Then shall we know, if we follow on to know the LORD: his going forth is prepared as the morning; and he shall come to us as the rain…
The most ancient Jewish commentators find the last fulfilment of these words in the great promised Messiah. It is Christ, then, whom our faith must grasp under these two figures, the day-dawn and the rain. The world is a great book of symbols for the soul of man to read God by. There is something of common likeness in these two figures, and yet something distinctive is conveyed. There is a twofold coming of the Son of God, the first in His own person to establish and confirm the Gospel, the second in His Holy Spirit, to apply it to the heart. The one of these may very fitly be compared to the morning, and the other to the rain.
I. THE DAY-DAWN AND THE RAIN REPRESENT SOME RESEMBLANCES BETWEEN THE COMING OF CHRIST IN HIS GOSPEL AND IN HIS SPIRIT.
1. They have the same manifest origin. The day dawn comes from heaven and so does the rain. They are not of man's ordering, but of God's. And it is not less so with the Gospel and Spirit of Christ. Man neither invented them nor discovered them. They carry their evidence with them, like heaven's sun and heaven's rain. We may learn the origin of our faith in a study of the grandeur and comprehensiveness of its plan, and in a feeling of its power in our souls. The same God who makes morning to the world by the sun, gives the dawn of a new creation to the spirits of men through the Saviour.
2. They have the same mode of operation on the part of God. That mode of operation is soft and silent. The greatest powers of nature work most calmly and noiselessly. And like to these in their operations are the Gospel and Spirit of Christ. When our Saviour came into the world, it was silent and alone. So it was with His entrance into the heart. There is no outward crisis to tell of the birth of souls.
3. They have the same form of approach to us — in perfect freeness and fulness. The morning light comes unfettered by any condition, and so, also, descends the rain. The Gospel opens on the world priceless and free as the light which waits but for the eye to be unclosed to see and share it all. As free is the Spirit of Christ. Nor has He less fulness.
4. They have the same object and end. It is the transformation of death into life, and the raising of that which lives into higher and fairer form. The Gospel and Spirit of Christ have the same aim — life and revival. The Gospel of Christ is the Word of life. The Holy Ghost is the Spirit of life. As both work together for life, so both must co-operate for revival.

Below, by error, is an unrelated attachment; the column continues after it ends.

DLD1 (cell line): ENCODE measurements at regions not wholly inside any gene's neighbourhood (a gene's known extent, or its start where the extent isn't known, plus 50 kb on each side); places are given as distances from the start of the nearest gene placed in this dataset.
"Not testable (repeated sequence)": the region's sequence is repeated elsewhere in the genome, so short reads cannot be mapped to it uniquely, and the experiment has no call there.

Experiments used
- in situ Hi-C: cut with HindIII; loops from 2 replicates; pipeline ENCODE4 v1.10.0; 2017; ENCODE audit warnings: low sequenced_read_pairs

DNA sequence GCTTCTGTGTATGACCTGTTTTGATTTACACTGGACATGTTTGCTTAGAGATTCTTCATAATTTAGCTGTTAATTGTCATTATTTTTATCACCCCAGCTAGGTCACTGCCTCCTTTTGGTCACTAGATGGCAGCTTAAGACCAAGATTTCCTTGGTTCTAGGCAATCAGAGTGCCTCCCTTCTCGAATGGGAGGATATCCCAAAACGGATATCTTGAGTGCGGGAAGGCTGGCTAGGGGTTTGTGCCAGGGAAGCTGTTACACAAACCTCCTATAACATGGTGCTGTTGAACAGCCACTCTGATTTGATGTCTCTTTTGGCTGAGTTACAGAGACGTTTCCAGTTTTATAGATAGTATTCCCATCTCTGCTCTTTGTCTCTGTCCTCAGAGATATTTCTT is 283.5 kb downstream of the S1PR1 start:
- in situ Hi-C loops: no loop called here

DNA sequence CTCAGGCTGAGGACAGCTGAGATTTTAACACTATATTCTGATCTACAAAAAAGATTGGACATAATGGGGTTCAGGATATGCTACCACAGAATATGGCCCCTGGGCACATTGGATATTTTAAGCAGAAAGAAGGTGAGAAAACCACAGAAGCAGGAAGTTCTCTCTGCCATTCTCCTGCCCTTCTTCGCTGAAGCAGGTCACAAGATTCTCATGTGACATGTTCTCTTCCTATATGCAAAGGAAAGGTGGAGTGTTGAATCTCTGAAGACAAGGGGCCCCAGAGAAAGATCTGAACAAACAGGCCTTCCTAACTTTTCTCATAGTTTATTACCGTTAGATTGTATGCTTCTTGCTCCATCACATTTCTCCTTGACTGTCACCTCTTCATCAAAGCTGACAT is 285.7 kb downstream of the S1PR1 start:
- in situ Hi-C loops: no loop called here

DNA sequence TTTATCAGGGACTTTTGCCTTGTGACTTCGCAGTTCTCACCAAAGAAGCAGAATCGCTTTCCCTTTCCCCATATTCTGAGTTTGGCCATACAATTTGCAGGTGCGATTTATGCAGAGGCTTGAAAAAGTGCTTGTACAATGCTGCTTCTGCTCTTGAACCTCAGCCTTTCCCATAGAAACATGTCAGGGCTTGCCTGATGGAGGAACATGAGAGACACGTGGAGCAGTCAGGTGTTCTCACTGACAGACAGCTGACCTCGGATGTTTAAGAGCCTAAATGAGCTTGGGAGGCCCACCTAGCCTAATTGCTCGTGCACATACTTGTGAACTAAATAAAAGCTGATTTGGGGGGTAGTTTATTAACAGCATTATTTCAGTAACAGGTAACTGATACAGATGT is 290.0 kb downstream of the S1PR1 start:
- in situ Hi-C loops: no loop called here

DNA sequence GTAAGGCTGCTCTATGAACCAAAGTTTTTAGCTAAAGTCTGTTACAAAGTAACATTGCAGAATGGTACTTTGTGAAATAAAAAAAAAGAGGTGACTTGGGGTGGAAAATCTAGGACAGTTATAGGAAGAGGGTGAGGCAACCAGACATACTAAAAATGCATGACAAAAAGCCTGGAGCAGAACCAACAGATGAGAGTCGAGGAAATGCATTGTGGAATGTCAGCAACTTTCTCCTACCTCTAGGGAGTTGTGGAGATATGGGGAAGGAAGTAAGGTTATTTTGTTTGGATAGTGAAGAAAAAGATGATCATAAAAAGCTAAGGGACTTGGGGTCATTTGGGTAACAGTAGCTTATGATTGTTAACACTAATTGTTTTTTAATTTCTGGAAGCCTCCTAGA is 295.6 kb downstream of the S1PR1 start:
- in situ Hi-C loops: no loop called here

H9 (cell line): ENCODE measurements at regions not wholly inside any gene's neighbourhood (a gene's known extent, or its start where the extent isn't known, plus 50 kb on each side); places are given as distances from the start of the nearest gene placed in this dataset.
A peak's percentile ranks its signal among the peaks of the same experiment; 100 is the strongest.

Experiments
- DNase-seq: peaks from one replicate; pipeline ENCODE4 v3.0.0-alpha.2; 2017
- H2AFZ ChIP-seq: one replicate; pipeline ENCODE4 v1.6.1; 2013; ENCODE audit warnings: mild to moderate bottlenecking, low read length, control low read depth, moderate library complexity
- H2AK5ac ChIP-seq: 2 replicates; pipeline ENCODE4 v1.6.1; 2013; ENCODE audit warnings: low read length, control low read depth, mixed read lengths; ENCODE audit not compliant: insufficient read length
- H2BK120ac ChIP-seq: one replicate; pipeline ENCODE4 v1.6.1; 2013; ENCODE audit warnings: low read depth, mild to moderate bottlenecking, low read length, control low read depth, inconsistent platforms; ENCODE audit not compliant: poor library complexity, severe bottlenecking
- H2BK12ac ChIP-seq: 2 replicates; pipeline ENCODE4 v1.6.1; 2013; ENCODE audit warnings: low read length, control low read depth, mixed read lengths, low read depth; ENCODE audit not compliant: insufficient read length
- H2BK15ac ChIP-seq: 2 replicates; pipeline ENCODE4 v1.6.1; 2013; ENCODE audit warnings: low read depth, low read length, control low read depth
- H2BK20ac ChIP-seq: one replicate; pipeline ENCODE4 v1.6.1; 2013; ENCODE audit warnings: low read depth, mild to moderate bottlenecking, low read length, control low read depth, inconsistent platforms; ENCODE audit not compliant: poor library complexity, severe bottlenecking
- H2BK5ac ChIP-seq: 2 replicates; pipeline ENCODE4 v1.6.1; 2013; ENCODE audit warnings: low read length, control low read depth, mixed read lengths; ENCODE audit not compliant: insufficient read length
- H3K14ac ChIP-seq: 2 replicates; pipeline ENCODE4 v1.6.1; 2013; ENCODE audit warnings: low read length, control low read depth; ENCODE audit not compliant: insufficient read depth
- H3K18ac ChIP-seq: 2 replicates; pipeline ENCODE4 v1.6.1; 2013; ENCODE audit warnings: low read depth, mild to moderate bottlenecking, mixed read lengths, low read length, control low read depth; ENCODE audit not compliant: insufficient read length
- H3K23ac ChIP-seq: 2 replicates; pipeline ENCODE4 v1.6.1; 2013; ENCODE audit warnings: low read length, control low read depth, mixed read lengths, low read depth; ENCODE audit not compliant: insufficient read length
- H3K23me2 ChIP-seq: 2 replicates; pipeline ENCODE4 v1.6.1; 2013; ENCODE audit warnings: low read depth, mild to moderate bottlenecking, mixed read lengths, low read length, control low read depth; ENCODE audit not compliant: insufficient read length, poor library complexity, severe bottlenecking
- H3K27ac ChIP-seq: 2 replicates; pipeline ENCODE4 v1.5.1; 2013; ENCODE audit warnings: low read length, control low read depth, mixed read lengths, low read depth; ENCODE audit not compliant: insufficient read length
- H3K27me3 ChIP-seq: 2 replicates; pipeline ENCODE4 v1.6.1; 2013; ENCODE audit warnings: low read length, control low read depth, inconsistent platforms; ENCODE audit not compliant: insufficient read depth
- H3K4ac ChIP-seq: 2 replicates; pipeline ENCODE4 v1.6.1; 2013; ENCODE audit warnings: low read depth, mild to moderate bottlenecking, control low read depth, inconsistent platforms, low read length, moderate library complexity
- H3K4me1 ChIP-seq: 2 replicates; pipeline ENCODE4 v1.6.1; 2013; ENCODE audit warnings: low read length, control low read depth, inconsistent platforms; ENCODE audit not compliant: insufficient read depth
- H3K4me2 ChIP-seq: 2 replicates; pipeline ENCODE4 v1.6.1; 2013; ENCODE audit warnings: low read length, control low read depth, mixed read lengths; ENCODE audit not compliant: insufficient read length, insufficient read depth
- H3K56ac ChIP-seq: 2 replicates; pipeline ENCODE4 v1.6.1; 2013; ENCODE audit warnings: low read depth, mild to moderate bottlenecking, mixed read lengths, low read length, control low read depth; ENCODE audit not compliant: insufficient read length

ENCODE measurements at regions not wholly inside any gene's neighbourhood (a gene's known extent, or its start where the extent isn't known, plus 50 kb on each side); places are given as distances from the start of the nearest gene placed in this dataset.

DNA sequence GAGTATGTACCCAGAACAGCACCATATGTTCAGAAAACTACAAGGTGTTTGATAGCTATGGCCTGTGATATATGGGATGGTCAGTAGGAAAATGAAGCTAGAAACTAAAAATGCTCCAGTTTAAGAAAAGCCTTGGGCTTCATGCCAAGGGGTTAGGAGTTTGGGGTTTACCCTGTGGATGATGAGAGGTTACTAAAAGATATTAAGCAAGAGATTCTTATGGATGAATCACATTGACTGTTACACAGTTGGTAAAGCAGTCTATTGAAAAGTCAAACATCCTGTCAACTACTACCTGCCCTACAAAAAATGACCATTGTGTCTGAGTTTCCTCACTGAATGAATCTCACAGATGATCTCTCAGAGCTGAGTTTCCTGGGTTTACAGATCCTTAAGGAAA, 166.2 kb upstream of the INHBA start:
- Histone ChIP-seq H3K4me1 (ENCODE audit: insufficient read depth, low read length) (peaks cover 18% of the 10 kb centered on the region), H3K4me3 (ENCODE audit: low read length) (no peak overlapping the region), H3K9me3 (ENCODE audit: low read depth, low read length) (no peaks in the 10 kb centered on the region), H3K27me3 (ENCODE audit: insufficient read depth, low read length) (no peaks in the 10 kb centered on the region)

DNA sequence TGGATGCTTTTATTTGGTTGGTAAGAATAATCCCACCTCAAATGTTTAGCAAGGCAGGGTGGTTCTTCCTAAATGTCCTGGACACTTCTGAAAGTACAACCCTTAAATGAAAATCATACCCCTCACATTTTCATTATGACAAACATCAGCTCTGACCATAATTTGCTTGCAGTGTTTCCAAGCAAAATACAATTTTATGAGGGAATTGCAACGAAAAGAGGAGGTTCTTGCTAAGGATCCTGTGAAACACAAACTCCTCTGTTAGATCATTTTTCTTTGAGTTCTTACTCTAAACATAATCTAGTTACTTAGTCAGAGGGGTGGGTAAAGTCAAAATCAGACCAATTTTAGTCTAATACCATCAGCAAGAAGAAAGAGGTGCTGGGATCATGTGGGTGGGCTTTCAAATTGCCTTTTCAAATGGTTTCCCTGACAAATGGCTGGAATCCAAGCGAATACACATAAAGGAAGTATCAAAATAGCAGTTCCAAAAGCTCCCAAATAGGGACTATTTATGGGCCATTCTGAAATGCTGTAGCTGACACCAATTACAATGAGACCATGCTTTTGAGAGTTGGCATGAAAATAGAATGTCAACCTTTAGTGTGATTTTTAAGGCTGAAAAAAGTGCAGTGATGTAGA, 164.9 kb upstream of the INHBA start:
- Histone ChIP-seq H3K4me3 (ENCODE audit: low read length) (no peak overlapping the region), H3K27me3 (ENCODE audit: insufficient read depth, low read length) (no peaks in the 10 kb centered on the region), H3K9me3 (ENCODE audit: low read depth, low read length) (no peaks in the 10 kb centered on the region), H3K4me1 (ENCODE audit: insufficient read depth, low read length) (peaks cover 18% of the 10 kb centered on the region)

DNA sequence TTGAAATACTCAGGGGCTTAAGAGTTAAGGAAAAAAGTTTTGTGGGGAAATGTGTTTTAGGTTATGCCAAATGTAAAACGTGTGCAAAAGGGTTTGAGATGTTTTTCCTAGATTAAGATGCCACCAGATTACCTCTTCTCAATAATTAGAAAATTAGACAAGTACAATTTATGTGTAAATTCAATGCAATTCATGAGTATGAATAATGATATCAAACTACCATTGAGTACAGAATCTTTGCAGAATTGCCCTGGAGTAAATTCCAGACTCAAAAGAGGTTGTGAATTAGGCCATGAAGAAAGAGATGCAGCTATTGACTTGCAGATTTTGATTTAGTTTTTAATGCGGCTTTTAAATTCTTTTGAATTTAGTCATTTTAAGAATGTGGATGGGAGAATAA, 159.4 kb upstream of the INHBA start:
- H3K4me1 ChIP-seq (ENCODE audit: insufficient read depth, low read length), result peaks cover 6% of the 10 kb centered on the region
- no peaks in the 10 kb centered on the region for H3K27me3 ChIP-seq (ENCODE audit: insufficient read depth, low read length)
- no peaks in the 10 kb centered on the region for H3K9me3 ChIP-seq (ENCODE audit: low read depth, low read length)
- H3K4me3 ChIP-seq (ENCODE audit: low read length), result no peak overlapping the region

II. SOME POINTS OF THE DISTINCTION BETWEEN THEM.
1. Christ's approach to men has a general and yet a special aspect. The sun comes every morning with a broad unbroken look, shining for all, and singling out none. There is a universality of kindness about him which men, with all their powers of limitation, have never been able to abridge. But the rain as it descends, breaks into drops, and hangs with its globules on every blade. There is a wonderfully individualising power in the rain. The Gospel of God's grace enters the world with the broad universal look of daylight. It singles out none that it may exclude none. The arms of God are as wide as His call, and the power of Christ's atonement is as unlimited as the invitation to it. But Christ comes after another manner with His Spirit. Here no man can tell how God is dealing with another.
2. Christ's coming is constant, and yet variable. The sunrise is of all things the most sure and settled. And Christ visits men in His Gospel, steady and unchanging as the sun. But with the Holy Spirit it is other wise. His coming varies in time and place, as the rain, whose arrival depends on causes we have not fathomed.
3. Christ's coming may be with gladness, but also with trouble. What can be more joyful than the returning sun? But God comes also in the cloud, and there is a shade over the face of nature. So Christ comes, through His Spirit, in the conviction of sin.
4. Christ's coming, in His Gospel and Spirit, may be separate for awhile, but they tend to a final and perfect union. They are indispensable to each other. Sunlight without rain, and rain without sunlight, can only work evil. The Gospel without the Spirit, would be the sun shining on a waterless waste. The Spirit without the Gospel, would be the rain falling in a starless night. Some have a very distinct perception of the Gospel in its freeness and fulness, but they have ceased to derive from it the comfort they once enjoyed. They need the rain. They have been too neglectful of the secret life of religion, which is its soul.
(John Ker, D. D.)
Parallel VersesKJV: Then shall we know, if we follow on to know the LORD: his going forth is prepared as the morning; and he shall come unto us as the rain, as the latter and former rain unto the earth.